Image of Sketchtasy
Release Date: 
October 16, 2018
Arsenal Pulp Press
Reviewed by: 

“Sycamore seems to be forcing the reader to look at social injustices in a way that makes us realize the world is unfair.”

“Everything in Boston is about no one noticing.”

In Sketchtasy, Mattilda Bernstein Sycamore attempts to take a page from Bret Easton Ellis or Chuck Palahniuk, with a fierce, glittery, fast paced romp through 1990s Boston. While not as well executed as Glamorama or Invisible Monsters, the book tries to create the dreamlike quality and thrilling pace of those novels.

The story follows Alexa, a twenty-something “queen” living in Boston on her own terms, through a swirl of drug-addled days and nights that all seem to blend into one another. While the book celebrates the independence of its main character, there is a profound sense of loss and emptiness that pervades the story from start to finish. This book, while not always an easy read, touches on some social issues—from AIDS to queer bashing—that are as important today as when the book took place. The power of the book, is that it forces the reader to take notice of these issues that are sometimes uncomfortable to look at.  

The novel is at times confusing and disorienting, as the first-person narrative moves quickly, almost jerking the reader from scene to scene.  The descriptions of 1990s Boston are charming in their authenticity. For anyone who spent time in Boston as a young person during this period, Sycamore will bring you back to clubbing on Lansdown Street, cocktails at Luxor in Bay Village, a night of dancing at Chaps, or just watching the chic bartenders at Club Cafe.

But the charm of the novel ends with its nostalgia. The jerky pace of the narrative attempts to convey the drug-addled mindset of Alexa as she goes from one high to the next, with the hangovers and let-downs of regular life in between, but it’s not an enjoyable read.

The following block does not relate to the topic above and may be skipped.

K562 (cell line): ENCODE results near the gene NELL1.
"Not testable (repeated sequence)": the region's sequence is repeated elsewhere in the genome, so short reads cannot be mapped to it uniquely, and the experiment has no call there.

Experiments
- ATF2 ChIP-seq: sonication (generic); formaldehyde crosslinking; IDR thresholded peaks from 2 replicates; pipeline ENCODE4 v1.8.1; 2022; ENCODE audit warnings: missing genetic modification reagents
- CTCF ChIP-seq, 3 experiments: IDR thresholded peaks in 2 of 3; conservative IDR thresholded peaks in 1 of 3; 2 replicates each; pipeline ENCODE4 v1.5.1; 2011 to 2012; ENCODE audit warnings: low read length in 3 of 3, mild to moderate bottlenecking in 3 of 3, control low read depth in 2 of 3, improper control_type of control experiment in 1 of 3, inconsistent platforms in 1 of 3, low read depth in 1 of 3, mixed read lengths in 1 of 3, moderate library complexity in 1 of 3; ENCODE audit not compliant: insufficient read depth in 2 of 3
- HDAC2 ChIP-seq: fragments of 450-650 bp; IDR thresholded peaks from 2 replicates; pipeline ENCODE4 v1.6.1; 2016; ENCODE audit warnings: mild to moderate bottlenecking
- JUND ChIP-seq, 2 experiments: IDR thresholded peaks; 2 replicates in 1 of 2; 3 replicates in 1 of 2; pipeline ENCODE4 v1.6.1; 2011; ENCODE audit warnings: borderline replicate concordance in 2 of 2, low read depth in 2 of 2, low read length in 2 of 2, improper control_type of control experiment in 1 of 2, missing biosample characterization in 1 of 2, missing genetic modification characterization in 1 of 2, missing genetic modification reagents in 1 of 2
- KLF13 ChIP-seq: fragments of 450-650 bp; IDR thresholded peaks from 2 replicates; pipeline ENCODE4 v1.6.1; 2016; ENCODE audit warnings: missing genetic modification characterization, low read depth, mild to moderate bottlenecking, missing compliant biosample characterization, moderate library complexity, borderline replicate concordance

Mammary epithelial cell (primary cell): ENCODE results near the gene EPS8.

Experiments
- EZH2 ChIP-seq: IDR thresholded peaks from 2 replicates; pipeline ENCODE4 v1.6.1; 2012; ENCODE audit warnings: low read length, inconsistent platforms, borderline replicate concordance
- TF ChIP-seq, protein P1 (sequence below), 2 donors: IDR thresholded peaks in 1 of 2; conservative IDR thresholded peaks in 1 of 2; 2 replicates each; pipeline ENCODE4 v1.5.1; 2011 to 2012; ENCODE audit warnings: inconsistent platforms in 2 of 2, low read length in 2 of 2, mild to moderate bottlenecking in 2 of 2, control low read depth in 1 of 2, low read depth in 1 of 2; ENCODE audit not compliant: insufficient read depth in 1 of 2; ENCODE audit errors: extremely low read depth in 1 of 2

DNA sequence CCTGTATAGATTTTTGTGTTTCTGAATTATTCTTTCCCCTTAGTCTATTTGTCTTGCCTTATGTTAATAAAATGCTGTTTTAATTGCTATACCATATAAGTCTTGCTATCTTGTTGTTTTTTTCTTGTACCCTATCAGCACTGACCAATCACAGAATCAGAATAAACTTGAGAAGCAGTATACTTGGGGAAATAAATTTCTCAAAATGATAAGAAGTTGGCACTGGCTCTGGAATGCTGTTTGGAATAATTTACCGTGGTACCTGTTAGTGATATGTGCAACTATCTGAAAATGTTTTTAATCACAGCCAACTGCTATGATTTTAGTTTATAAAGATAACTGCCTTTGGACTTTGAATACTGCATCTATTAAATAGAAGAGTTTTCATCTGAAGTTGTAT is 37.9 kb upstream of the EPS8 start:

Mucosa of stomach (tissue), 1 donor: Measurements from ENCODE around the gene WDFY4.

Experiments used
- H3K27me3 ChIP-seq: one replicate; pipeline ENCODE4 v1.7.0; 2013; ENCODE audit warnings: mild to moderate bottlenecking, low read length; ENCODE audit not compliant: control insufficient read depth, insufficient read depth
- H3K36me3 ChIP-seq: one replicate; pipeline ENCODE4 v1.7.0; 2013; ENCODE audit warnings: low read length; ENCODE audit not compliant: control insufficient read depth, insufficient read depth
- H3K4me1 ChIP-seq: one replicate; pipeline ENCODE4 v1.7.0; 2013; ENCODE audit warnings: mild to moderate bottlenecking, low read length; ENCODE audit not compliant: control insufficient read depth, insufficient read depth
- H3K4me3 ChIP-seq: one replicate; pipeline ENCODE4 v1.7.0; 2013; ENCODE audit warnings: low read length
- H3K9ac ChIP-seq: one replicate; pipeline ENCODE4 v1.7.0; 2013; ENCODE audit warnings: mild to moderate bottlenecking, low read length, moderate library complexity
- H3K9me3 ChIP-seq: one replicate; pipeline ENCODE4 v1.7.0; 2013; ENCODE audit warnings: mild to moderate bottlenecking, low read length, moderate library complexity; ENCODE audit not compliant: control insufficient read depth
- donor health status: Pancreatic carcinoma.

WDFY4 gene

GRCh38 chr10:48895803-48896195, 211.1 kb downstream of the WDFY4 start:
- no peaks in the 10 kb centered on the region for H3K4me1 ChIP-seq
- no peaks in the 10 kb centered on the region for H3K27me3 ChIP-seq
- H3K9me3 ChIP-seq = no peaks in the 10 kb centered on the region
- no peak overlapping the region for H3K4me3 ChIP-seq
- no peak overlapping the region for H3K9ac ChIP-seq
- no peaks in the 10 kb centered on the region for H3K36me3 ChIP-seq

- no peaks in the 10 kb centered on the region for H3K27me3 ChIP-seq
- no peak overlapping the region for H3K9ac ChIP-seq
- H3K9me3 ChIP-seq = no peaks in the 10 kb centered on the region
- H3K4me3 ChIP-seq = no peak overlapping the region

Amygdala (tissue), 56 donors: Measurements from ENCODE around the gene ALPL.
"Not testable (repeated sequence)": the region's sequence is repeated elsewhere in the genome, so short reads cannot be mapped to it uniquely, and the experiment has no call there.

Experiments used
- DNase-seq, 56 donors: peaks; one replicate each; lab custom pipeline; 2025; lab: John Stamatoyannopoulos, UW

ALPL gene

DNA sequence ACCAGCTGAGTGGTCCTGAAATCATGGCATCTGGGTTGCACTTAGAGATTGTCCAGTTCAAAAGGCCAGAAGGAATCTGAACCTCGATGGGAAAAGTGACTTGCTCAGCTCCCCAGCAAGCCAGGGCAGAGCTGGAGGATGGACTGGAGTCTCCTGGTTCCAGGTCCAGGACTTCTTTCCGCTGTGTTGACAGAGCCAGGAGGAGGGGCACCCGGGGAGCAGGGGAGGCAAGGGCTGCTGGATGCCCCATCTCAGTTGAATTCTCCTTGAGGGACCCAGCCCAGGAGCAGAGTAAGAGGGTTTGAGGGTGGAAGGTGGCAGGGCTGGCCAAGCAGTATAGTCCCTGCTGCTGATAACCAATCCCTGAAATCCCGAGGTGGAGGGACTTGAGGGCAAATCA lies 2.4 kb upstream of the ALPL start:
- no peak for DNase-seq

The result is a book that is hard to follow, with characters that are difficult to form a connection with. The author often loses the reader, and unlike Ellis, who uses a similar narrative technique in Glamorama, there isn’t enough substance to keep the reader hooked.

But, and here is the important difference, where Ellis creates a series of intricate and deft scenes in Glamorama, linked with the fashion and clubbing scene in New York during the 1990s, Sycamore creates a disjointed, lonely, and sad story of a gender-fluid youth with daddy issues, living in a rundown neighborhood on the outskirts of Boston. Ellis created a fantasy that glamorized vapidity and emptiness, whereas Sycamore seems to be forcing the reader to look at social injustices in a way that makes us realize the world is unfair.

The book does remind us of the importance of people who stand up for themselves and who are brave enough to live on the periphery of acceptance. In one passage early in the book, Alexa is on the subway when she is asked by a young boy if she is gay. “Honey, I said, I’m a faggot. And he scrunched up his face and said ew, that’s GROSS. And then can you believe some old woman sitting there looked at me like I was the one creating a scene.”  

Unfortunately, the message of the novel comes at the price of an enjoyable read. The book, while good hearted, is hard to follow and the narrative is congested. Recommended if you are looking for a night out in 1990s Boston. If not, you might want to take a pass on this one.